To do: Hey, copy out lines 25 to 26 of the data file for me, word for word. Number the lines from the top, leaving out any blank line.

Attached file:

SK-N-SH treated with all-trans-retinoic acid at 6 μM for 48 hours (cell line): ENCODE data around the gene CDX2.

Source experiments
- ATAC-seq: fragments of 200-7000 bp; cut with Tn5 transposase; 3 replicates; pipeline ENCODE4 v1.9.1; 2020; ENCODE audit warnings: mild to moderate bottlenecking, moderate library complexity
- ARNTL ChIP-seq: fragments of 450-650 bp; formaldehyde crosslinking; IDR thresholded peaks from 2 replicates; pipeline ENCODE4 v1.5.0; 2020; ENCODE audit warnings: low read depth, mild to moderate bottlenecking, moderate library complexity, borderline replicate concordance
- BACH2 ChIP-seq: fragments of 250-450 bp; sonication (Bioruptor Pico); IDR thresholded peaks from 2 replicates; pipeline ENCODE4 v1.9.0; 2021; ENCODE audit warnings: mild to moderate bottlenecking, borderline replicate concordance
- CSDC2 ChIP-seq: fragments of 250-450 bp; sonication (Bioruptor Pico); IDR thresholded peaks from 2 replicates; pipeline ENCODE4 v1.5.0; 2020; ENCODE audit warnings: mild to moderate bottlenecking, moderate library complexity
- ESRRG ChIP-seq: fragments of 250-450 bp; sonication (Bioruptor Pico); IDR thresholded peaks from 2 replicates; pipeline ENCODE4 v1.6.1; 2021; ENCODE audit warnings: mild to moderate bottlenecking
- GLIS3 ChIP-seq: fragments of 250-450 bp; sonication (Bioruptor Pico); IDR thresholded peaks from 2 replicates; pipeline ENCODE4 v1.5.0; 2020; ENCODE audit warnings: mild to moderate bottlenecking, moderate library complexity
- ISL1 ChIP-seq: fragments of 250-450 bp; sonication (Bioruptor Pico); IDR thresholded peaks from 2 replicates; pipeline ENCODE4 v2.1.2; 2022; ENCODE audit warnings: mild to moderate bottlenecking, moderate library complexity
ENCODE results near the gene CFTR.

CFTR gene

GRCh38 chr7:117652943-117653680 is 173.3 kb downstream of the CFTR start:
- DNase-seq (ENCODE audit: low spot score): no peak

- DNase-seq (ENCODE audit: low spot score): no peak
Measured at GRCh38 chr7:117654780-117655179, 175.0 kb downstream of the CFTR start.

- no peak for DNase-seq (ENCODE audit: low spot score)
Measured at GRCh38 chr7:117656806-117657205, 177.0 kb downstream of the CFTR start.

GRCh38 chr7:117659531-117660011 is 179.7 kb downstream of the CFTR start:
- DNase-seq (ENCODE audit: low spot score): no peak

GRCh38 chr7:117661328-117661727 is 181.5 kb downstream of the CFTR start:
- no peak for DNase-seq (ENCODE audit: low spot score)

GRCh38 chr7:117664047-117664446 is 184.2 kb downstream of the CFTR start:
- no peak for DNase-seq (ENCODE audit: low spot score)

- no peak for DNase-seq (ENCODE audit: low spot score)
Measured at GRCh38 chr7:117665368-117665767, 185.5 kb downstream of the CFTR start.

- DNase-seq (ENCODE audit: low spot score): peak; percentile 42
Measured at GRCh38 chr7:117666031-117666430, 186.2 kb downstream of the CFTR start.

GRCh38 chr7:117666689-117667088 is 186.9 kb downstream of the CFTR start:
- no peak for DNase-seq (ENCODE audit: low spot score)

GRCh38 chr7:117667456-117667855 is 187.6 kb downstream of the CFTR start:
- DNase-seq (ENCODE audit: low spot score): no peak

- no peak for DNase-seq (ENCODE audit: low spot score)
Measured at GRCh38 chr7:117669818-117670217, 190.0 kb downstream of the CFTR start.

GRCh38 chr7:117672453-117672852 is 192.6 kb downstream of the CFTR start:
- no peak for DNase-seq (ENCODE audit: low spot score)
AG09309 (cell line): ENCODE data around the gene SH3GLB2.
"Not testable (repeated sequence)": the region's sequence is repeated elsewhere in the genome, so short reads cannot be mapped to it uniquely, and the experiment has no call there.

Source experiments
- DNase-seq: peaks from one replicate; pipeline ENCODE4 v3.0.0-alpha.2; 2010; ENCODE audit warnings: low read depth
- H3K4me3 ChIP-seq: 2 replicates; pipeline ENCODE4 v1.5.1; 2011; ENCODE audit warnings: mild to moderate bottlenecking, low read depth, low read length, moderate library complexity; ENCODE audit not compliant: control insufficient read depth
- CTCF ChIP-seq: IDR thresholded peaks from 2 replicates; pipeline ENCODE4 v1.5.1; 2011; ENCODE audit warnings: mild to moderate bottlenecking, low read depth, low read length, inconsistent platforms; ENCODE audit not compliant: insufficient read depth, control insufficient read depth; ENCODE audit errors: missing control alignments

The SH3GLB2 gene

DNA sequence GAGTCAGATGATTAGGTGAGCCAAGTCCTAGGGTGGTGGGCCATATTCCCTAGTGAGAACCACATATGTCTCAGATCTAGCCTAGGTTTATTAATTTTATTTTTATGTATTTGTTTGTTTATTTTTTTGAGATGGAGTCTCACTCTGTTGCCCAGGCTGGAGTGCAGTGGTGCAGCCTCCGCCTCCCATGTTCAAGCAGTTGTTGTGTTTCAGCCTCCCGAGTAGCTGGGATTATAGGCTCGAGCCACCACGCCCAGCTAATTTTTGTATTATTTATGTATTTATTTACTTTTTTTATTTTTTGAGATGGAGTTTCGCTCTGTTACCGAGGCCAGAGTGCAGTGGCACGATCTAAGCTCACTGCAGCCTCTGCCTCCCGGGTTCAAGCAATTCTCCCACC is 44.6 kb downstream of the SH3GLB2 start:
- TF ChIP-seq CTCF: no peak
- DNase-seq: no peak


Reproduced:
Measured at GRCh38 chr7:117665368-117665767, 185.5 kb downstream of the CFTR start.

- DNase-seq (ENCODE audit: low spot score): peak; percentile 42